For Web applications
MSBuild knows how to transform the web.config files based on the following settings/properties/parameters (in order)
- Build Configuration
dotnet publish --configuration Release
- Publish profile
dotnet publish --configuration Release /p:PublishProfile=FolderProfile
dotnet publish --configuration Release /p:EnvironmentName=Production
- Custom file transform
dotnet publish --configuration Release /p:CustomTransformFileName=custom.transform
I think it's typical for developers to make this happen based on build configuration only, and I believe MSBuild (and dotnet) know how to do this based on the
<DependentUpon>Web.config</DependentUpon> element in the Web.[configuration].config item in the project or build script file.
Azure DevOps Release Pipelines is a little different.
The pipeline wants to transform your web.config after the project has been built/published and doesn't know how to do that if MSBuild (or dotnet) has already made an attempt at it. Thus:
[warning]Unable to apply transformation for the given package. Verify the following.
[warning]1. Whether the Transformation is already applied for the MSBuild generated package during build. If yes, remove the tag for each config in the csproj file and rebuild.
[warning]2. Ensure that the config file and transformation files are present in the same folder inside the package.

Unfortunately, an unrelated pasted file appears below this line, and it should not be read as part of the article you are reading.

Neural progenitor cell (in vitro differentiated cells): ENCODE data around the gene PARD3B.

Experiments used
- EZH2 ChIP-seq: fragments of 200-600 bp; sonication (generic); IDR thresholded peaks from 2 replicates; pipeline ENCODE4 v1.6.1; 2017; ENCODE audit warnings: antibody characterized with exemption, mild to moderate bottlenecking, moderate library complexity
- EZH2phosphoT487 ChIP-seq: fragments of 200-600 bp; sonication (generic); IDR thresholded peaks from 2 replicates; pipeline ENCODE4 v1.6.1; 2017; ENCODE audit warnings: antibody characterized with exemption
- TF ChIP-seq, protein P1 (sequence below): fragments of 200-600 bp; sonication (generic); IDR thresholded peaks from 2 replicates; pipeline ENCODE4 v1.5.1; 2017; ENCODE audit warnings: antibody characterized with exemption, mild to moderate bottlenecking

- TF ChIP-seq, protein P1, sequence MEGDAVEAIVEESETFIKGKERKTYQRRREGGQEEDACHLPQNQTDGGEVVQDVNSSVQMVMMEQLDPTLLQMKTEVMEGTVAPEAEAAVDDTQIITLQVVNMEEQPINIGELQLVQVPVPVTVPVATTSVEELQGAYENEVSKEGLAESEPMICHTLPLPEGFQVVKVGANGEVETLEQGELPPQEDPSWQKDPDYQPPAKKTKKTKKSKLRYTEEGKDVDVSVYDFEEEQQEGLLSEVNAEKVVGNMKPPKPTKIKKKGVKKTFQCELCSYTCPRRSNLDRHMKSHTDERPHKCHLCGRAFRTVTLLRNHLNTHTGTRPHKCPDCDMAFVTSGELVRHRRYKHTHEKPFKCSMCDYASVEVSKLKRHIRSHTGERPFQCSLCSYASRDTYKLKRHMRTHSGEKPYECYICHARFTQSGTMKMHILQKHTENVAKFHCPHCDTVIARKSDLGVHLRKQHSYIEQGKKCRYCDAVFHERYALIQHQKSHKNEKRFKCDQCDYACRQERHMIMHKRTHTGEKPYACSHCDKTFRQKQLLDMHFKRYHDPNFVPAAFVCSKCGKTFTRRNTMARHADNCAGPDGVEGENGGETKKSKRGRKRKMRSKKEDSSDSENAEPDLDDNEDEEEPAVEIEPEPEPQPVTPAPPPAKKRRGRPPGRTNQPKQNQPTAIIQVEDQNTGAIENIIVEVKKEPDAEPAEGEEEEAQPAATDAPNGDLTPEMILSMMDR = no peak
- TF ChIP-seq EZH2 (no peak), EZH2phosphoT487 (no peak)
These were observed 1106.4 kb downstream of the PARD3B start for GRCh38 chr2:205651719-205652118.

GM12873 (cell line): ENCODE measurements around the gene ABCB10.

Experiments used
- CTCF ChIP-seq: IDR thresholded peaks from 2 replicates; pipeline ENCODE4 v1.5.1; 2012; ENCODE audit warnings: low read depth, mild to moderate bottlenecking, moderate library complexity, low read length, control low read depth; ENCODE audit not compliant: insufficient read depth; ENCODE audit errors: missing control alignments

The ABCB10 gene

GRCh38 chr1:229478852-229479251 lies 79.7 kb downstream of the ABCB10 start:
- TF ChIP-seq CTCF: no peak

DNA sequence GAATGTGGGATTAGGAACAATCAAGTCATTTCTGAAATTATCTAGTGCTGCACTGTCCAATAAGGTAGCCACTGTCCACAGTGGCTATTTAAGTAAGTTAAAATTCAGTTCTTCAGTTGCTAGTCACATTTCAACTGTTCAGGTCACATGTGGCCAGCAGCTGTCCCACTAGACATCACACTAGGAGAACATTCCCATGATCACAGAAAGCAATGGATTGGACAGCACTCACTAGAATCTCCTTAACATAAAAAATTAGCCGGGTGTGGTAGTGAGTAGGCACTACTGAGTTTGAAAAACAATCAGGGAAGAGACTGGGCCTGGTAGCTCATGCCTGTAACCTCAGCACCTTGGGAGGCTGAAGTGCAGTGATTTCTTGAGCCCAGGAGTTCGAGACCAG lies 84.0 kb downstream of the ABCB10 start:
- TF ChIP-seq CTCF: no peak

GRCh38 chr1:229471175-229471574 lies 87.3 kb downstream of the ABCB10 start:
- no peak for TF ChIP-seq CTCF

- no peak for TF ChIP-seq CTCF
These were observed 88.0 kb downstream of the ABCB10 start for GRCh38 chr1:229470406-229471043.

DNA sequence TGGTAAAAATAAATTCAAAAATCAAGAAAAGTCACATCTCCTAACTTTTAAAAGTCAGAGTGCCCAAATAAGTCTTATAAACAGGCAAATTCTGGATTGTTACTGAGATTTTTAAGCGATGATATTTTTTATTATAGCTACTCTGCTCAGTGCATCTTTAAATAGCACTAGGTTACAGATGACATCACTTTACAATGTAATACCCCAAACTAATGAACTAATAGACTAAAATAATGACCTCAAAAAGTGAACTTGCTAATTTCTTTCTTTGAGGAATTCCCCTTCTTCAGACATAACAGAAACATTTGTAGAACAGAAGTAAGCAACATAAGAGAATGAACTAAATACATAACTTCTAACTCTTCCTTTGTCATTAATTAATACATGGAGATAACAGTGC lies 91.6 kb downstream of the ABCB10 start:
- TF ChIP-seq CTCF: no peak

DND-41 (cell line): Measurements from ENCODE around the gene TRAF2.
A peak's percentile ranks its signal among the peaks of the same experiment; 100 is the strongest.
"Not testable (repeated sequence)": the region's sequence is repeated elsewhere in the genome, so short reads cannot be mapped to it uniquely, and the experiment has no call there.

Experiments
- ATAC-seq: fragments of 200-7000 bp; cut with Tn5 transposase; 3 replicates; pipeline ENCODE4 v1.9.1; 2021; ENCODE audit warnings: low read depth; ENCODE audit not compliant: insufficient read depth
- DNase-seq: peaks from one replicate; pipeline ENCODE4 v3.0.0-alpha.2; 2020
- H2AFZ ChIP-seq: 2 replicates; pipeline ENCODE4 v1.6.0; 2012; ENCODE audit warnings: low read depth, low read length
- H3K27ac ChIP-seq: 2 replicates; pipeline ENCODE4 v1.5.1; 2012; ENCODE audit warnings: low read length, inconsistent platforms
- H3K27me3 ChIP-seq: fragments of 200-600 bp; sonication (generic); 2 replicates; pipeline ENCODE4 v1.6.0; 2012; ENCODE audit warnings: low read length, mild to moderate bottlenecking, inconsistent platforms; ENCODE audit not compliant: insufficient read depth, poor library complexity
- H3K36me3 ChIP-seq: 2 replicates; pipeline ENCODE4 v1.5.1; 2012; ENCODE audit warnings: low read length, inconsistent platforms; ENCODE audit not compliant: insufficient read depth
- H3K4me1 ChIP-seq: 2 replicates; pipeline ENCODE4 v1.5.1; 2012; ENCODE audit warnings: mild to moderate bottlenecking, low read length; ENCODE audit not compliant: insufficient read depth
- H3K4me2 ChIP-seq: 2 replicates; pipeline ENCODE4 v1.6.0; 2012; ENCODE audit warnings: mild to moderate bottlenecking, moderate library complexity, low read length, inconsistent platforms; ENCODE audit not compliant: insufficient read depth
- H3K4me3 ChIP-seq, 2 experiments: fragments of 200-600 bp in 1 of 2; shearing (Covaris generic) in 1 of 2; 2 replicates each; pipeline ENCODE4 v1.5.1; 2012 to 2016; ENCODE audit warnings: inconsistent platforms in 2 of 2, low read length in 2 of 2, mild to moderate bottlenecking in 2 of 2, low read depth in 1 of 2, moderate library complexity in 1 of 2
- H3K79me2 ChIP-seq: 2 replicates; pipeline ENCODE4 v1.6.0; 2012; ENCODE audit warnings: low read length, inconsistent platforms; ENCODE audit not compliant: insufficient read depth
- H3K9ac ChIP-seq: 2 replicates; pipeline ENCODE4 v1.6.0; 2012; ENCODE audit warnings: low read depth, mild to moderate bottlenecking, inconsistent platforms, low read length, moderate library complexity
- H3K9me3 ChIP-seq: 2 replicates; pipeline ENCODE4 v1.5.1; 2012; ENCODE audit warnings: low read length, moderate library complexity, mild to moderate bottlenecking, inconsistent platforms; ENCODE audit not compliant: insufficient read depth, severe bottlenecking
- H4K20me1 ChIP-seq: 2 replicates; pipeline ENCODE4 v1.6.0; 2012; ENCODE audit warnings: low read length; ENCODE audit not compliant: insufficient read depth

The warning text states:
- Remove the
<DependentUpon> tag for each config in the csproj
- Thus: you need to remove the tag from the csproj to prevent MSBuild from transforming the files
- Or: you need to use the
/p:TransformWebConfigEnabled=False argument to MSBuild.
(note: I believe it is correct that this can be used w/o removing the dependent upon tag, but I could be wrong)
- Make sure the transform source and target files are in the same folder inside the package.
- There may be several ways to do this. I've chosen to mark the transform source config files as content to force MSBuild to include them in the published package.
Now you need to organize your release pipeline in accordance with the File Transforms and Value Substitutions documentation.
[section]Starting: IIS Web App Deploy
Task : IIS Web App Deploy
Description : Deploy a website or web application using Web Deploy
Version : 0.0.51
Author : Microsoft Corporation
Help : More information
[command]C:...\ctt\ctt.exe s:C:...\Web.config t:C:...\Web.Release.config d:C:...\Web.config pw i
[command]C:...\ctt\ctt.exe s:C:...\Web.config t:C:...\Web.Development.config d:C:...\Web.config pw i
XML Transformations applied successfully
For Non-Web Applications Needing .config Transformation
Getting your .config files to the release pipeline can happen several ways. Here are two.
Your release should have "access" to the repository as a part of the artifact, which will ensure that the deploy agent downloads the source (not desirable IMHO).
You will need to include the web.[stage].config files as part of your build artifact with a copy task, or a minimatch that picks them up.
Once you have the .config files available to the release pipeline
You can use the File Transform Task or XDT Transform Task to perform the transformation operations.
Option 2 is the route I've gone.
Here is an image of what that task looks like for me.
That task puts the config in the artifact from the build that I can then use in the release pipeline without rebuilding xx times.
If you're in a position where you care to not have the transform files persisting on the agent after the release is complete, then you'll need to add that to your pipeline.